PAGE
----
May 9, 2017
Not long ago, many sales people viewed the procurement team on the opposite side of the negotiating table as the enemy. Today, however, co-operation and collaboration are often essential. Scoring points helps nobody and greater understanding is the way ahead. John Murphy, Fellow of the Chartered Institute of Procurement & Supply, and former procurement director of Royal Mail, lists ten things he wants sales people to know.
1. I am the last link in your sales chain
I will be the one selling your organisation, your products, your services, your pricing, your warranties, the whole deal, to my board. If you think about it in those terms, what you need to do is to equip me with everything I need to make that conversation go well. Don’t just give me the information, try to be thinking how some of those conversations might go. If something comes in which could cause a problem, you need to help preempt that for me?
2. It’s not just me you’re trying to convince
Procurement decisions for a big corporate can involve a lot of people. Rarely if ever is it one person’s decision. For example, Royal Mail has nearly 40,000 vehicles, and spends hundreds of millions of pounds on that asset. Add up the people who build the invitation to tender (ITT), the people who evaluate the ITT and the governance process before the board ratifies a decision, there are probably about 50 or 60 people involved. And of course they all bring different perspectives to that decision-making process.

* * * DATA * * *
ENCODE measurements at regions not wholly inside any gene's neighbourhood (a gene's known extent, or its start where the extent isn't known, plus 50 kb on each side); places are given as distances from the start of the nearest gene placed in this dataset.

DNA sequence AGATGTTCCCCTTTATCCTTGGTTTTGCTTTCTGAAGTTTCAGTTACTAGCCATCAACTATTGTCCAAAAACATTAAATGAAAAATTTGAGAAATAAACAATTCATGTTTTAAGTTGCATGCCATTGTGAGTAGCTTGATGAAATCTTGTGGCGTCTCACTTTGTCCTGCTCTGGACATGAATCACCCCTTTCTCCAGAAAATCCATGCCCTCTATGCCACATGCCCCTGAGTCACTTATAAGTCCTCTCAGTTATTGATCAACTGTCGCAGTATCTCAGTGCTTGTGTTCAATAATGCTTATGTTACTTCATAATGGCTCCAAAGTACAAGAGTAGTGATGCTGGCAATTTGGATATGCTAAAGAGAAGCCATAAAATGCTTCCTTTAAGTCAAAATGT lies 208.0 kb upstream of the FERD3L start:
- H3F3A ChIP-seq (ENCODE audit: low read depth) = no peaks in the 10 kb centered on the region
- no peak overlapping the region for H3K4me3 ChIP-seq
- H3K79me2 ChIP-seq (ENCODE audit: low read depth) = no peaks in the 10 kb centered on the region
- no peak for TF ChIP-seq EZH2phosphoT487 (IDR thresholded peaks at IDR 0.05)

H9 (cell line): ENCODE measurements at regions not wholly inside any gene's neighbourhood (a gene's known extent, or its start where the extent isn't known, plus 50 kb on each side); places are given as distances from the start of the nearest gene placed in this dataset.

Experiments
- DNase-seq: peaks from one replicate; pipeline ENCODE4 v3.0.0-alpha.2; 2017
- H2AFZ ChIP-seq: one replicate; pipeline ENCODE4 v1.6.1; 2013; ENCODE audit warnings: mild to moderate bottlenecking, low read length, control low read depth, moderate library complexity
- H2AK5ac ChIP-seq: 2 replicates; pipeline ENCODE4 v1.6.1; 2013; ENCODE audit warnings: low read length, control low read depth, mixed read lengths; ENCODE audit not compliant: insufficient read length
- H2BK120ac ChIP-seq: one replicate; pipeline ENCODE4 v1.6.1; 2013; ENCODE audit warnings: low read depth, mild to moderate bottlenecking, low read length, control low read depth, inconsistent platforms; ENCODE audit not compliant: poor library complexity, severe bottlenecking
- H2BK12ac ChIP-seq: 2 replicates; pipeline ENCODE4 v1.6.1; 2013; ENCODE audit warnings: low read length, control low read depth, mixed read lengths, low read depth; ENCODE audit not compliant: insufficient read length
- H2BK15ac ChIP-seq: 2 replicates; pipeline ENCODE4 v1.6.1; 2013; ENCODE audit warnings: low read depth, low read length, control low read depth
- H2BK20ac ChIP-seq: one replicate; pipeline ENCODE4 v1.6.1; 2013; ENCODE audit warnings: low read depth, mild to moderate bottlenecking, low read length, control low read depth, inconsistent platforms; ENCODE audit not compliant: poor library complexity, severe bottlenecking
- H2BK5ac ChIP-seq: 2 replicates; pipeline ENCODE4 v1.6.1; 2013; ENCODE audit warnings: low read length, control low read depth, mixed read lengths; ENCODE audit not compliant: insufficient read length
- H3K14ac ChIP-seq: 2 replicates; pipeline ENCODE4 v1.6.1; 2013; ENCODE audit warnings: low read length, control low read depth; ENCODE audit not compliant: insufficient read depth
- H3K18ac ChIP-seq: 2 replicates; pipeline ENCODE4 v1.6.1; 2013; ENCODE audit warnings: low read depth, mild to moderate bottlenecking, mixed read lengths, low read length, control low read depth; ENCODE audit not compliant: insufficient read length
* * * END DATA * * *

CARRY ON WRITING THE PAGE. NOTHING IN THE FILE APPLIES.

3. Try to understand where I’m coming from
If the original scorecard for procurement 25 years ago was cost, quality and delivery, there’s another 40 different things on it now: including brand management, supply chain risk management, guarding reputation, staff development, corporate social responsibility, CSI (customer satisfaction index). The sales person may not be able to help with all those things, but having the curiosity to understand the broader issues equips you much more effectively to talk to us about the support we need. I’d like you to be asking: “What business issues are you dealing with? What keeps you awake at night?”